Balancing act
Patry’s book unpacks the rhetorical devices used in copyright debates, but he does not oppose copyright. "For policy makers and the public, copyright is not a winner-takes-all proposition,” he writes. “Copyright is a system to advance public interests; those interests can be furthered by a copyright regime tailored to provide sufficient incentives to create new works. But at the same time we must recognize that the public interest is genuinely harmed by overprotection."

Though academic librarians are understandably caught up in the issues surrounding scholarly communication, a system in which much of the content is publicly funded and the authors are primarily rewarded by exposure, not protection, we still have a stake in popular culture and in the ways that copyright as it is defined today thwarts creative expression and hurts innovation. Moral Panics and the Copyright Wars is an informative interdisciplinary excursion into the issues that draws on legal, economic, and sociological theories to examine a debate that affects us and our students on a daily basis.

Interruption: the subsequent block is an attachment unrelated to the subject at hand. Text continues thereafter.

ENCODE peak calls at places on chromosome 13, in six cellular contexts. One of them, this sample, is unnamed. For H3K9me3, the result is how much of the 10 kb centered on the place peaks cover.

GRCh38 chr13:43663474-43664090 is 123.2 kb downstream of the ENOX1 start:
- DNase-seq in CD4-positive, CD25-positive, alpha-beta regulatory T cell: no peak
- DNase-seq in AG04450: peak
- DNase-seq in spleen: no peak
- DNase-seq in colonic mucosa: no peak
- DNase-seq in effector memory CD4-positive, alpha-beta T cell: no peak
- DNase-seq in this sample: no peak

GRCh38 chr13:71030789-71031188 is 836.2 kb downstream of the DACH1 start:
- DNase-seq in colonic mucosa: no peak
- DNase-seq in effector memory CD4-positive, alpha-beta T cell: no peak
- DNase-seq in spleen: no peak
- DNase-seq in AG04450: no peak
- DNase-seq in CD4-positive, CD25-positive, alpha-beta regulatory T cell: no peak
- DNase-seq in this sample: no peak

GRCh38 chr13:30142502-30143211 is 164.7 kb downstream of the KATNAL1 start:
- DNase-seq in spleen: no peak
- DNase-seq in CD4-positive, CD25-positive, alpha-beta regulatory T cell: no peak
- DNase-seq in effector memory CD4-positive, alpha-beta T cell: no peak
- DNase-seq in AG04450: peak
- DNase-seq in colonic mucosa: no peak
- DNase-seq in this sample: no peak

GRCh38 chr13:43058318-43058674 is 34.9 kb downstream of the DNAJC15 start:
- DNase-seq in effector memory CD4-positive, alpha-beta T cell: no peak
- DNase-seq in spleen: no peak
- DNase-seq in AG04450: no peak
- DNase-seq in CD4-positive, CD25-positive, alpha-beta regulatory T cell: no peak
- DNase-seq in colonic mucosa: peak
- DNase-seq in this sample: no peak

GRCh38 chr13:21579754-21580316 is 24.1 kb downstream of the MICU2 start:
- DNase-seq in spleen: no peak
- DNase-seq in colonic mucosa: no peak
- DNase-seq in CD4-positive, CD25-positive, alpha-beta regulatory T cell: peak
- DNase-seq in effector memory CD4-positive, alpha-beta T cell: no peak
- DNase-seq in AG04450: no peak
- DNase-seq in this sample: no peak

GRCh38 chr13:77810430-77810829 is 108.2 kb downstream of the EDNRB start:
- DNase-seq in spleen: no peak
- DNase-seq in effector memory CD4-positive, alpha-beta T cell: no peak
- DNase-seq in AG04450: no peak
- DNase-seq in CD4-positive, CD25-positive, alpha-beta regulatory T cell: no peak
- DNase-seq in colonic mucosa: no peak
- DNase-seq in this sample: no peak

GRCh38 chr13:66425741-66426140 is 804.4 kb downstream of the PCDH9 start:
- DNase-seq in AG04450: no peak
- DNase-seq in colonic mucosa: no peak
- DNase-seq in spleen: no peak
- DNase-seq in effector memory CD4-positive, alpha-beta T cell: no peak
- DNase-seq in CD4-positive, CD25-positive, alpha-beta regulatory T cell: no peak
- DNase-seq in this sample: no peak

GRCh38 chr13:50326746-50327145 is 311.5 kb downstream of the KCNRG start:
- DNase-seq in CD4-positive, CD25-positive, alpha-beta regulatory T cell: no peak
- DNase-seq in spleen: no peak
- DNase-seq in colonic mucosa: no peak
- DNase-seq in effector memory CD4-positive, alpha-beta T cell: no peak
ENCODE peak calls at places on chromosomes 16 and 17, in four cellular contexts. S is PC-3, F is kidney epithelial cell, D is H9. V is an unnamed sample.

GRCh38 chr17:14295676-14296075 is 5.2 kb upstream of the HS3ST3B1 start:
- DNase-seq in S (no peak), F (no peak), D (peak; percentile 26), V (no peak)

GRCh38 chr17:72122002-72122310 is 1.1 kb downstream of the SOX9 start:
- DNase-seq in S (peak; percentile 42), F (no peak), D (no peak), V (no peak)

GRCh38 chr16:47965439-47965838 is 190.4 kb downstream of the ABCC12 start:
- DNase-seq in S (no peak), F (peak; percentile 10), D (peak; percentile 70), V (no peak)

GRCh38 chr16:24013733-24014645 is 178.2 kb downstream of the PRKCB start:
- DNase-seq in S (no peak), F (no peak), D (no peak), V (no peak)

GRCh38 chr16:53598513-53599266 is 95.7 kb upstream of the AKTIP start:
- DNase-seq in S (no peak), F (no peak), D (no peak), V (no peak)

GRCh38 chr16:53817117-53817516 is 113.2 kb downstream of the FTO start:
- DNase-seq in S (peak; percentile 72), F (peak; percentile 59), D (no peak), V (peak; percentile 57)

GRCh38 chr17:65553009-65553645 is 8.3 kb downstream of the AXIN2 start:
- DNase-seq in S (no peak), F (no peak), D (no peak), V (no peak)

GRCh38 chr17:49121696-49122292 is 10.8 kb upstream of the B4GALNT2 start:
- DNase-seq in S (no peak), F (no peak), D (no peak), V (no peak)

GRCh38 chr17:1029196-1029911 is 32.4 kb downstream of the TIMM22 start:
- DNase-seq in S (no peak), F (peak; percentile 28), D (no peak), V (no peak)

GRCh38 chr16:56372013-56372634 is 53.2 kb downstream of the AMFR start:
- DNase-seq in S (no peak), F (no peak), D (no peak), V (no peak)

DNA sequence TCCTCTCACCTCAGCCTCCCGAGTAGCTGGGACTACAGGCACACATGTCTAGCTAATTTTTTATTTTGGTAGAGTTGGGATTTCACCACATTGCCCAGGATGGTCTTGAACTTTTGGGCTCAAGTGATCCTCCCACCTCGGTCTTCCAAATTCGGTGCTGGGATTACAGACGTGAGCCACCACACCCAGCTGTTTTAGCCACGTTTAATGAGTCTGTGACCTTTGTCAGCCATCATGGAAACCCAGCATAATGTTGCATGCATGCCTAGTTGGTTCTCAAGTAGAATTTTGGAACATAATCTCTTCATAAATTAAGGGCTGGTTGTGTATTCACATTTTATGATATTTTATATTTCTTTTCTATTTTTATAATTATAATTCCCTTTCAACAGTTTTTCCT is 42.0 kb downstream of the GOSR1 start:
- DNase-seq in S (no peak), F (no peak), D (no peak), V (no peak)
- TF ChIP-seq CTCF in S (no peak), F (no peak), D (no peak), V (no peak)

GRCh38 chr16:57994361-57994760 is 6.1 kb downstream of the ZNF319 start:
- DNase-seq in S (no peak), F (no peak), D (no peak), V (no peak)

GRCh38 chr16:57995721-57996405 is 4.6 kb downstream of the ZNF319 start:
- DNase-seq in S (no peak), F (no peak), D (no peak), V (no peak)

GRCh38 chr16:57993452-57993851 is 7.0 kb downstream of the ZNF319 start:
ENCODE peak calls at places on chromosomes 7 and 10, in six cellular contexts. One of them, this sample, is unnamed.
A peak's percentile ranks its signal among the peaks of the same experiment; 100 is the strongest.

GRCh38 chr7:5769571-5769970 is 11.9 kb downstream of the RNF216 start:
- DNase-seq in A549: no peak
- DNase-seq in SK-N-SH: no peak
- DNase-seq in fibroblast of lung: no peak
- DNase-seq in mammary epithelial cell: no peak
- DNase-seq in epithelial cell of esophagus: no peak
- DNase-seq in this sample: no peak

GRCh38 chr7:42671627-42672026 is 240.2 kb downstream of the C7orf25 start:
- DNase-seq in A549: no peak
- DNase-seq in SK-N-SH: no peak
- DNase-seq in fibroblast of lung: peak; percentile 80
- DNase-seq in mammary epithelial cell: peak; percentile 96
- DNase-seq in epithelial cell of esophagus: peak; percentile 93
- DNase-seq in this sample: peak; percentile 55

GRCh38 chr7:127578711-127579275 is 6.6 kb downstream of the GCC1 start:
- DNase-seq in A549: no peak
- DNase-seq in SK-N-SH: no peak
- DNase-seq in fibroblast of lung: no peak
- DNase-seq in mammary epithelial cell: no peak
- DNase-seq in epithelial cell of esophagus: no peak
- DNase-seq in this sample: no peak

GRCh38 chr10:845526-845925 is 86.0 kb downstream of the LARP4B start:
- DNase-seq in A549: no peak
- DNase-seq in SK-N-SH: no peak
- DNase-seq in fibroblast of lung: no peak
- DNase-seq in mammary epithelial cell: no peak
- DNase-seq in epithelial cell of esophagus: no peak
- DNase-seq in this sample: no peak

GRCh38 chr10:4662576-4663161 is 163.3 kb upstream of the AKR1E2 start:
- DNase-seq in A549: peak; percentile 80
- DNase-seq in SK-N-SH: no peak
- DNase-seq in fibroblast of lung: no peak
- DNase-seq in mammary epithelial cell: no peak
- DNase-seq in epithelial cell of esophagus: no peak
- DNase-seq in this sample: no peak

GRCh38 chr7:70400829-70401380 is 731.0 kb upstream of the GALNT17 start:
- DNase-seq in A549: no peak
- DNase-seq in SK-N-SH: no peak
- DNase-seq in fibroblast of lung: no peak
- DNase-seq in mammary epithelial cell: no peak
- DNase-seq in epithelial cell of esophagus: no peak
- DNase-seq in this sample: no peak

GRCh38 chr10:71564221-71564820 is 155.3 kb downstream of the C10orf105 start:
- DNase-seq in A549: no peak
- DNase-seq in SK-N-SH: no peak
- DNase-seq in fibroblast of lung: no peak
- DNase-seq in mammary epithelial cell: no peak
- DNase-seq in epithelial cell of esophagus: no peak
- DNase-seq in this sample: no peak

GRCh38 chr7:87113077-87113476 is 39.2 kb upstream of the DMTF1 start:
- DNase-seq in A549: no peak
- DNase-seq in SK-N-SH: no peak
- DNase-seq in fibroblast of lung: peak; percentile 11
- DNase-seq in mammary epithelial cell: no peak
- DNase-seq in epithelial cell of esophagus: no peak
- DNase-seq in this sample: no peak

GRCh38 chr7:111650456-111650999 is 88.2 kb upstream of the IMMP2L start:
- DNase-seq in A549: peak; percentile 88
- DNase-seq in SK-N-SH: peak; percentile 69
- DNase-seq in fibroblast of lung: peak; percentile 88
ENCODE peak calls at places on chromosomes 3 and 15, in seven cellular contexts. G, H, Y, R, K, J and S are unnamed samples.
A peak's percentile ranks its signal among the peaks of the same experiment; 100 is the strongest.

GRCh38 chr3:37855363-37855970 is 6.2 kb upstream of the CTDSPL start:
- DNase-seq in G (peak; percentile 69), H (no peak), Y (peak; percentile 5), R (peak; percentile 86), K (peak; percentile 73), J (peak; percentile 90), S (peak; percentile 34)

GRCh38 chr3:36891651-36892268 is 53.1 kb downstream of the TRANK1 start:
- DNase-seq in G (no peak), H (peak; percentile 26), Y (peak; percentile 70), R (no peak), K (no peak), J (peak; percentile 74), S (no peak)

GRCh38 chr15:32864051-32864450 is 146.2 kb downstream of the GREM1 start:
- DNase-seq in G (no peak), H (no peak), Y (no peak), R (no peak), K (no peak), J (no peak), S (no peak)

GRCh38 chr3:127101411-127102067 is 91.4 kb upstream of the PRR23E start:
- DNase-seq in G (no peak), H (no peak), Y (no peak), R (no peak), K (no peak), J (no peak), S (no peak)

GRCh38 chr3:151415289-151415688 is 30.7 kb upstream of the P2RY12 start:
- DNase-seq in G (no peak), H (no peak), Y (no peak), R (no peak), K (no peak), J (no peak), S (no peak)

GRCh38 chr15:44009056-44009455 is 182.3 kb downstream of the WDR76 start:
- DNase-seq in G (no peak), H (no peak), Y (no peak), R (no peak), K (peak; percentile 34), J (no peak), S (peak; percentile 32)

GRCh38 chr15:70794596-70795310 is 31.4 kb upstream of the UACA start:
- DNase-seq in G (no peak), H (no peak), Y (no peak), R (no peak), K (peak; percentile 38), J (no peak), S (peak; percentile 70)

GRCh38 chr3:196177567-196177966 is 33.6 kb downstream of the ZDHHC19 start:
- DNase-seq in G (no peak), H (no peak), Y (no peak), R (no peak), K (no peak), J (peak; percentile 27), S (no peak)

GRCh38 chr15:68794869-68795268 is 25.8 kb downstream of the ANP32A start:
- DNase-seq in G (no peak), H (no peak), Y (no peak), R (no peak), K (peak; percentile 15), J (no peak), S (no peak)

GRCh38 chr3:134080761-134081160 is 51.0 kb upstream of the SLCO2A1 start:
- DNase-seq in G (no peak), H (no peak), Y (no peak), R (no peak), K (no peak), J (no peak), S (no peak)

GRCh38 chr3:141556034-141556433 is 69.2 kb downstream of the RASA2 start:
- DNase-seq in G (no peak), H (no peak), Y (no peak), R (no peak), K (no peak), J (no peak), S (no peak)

Barbara Fister is a librarian at Gustavus Adolphus College, St. Peter, MN, a contributor to ACRLog, and an author of crime fiction. Her next mystery, Through the Cracks, will be published by Minotaur Books in 2010.